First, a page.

Last of a dying breed

But believe me, I lie not; babies do change your lives. And it all begins before birth. Just think of the amount of information, advice, anecdotes and stories in general that people tell to start preparing you for when the big day arrives; of how you must do this or that to get him/her used to this and that, of how they coped or didn't cope, etc. In the end, it all adds up to nothing, because when your little one comes along you do all the opposite things, and you make up your own rules, or rather, baby makes up it’s own rules.

So all those interesting pre birth gatherings and endless nights, reading ‘How to be a mega-dad’, ‘You and your Baby’, ‘Modern Mother’, ‘Bringing up baby in the XXI Century’, ‘Organic Babies’, ‘Your new baby, enhanced & upgradeable version 2002’ and all that stuff end up being a pile of bull**** because nothing of what you have read applies to your particular case and all you do is end up feeling like a useless git and what you really want to do is sue the bastards that wrote those stupid books in the first place. So don’t even try looking for the logic in all this, because there ain’t no logic! The first few weeks of baby’s life never follow a logical pattern. Hence the very unique experience. Let's face it, even if the ultimate rulebook "How to be the perfect baby" was written, I doubt baby would bat an eyelid to give it a read.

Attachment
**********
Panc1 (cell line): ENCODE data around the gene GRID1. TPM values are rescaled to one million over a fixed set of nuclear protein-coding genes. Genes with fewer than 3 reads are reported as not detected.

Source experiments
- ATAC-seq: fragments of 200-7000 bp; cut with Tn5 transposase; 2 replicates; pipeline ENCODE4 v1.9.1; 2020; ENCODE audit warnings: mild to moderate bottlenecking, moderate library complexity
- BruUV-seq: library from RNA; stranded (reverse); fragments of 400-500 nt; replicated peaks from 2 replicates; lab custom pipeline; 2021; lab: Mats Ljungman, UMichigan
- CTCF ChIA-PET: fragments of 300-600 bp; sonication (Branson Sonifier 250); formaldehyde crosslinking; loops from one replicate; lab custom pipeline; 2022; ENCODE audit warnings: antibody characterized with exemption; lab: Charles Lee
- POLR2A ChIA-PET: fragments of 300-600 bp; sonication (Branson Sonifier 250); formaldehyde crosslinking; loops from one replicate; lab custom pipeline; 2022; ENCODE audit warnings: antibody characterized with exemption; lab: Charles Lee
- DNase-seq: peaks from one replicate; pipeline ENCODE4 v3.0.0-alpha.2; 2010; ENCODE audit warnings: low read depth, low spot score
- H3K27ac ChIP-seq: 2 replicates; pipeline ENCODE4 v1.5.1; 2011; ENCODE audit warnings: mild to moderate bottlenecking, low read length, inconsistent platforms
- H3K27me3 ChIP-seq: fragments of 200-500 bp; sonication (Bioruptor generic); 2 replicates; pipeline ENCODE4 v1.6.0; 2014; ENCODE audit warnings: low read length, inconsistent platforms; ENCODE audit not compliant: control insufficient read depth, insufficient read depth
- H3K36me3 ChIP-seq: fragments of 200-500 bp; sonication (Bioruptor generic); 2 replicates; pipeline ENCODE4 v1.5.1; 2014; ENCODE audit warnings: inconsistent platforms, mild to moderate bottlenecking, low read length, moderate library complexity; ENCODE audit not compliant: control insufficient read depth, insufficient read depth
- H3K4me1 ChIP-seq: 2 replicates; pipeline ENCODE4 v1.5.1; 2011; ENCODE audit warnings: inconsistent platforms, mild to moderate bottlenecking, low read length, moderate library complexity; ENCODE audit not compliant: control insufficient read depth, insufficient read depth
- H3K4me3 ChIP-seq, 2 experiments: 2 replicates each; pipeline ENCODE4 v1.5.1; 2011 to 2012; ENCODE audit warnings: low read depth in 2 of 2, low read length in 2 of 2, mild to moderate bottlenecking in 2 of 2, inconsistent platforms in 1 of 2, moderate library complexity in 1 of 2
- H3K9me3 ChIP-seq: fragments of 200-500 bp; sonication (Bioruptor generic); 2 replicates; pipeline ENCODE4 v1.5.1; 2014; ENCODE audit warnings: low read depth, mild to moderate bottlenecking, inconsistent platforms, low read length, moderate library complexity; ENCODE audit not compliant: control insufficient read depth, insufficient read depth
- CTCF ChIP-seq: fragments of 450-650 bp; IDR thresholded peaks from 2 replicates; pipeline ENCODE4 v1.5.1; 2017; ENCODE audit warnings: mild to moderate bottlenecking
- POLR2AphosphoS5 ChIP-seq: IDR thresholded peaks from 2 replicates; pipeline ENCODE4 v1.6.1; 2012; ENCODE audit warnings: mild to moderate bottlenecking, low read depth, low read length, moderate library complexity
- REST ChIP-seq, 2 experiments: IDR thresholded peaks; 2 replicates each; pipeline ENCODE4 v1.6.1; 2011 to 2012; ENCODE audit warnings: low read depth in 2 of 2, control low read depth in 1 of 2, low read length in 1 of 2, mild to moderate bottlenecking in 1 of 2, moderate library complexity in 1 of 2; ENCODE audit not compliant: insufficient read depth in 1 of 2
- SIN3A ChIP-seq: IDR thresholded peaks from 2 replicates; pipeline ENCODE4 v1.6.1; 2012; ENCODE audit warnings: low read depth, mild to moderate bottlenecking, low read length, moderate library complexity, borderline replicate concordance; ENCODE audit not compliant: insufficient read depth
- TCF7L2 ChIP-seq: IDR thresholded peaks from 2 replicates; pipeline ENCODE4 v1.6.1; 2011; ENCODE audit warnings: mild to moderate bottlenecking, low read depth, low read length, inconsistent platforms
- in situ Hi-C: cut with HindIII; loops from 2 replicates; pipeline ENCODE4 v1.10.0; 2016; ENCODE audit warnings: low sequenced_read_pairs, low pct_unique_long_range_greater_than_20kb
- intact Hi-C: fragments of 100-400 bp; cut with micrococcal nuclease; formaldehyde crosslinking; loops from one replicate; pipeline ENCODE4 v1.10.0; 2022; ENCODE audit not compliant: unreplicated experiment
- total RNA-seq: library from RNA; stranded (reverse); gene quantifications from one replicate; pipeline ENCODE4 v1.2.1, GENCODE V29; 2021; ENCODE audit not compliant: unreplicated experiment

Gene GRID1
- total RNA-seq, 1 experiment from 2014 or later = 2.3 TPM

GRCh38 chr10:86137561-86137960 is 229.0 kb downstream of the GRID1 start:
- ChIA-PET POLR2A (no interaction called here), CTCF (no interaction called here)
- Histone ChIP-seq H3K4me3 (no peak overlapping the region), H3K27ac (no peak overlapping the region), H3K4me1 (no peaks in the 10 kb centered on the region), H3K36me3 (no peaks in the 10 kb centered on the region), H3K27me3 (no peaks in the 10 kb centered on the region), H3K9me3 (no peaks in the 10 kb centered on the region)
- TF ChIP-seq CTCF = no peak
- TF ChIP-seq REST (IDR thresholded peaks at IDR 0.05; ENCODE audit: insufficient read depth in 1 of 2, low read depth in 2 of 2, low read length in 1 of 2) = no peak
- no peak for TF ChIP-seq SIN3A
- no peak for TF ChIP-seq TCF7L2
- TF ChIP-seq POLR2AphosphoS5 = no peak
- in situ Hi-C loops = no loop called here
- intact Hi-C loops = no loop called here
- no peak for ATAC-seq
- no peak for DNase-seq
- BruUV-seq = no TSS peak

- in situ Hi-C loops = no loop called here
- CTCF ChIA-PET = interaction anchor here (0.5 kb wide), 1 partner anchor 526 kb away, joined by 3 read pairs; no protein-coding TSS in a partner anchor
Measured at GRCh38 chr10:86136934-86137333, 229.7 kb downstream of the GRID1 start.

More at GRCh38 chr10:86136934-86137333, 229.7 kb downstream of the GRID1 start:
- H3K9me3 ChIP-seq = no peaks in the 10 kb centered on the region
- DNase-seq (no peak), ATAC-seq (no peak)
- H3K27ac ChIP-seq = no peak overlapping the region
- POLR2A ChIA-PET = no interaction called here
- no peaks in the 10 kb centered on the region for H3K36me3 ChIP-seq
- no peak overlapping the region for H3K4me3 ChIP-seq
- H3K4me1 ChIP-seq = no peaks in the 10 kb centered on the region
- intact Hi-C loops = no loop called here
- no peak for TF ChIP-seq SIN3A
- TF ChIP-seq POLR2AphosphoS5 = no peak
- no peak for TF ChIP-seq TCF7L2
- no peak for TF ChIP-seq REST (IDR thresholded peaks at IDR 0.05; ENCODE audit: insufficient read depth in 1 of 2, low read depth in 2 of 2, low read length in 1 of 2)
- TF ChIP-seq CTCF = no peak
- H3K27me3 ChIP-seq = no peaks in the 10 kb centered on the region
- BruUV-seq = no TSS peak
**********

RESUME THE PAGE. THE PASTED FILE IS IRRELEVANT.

But let’s go back in time a bit.First, the weeks of intrigue and doubts; did we really do it this time? Is she really glowing?

She has her first medical appointments. Pregnancy tests here and there. Next you get the confirmation and finally, the wonderful news. You are both over the moon, you can see into the future two glamorous parents with equally glamorous baby in luxurious surroundings, just like in the abovementioned magazines and books. Then of course, reality kicks in. Big eye bags that reach your knees, loss of sex life for about pretty much forever you seem to think, re-thinking of life’s priorities (basically, forfeiting your priorities). And that is actually the positive side to it.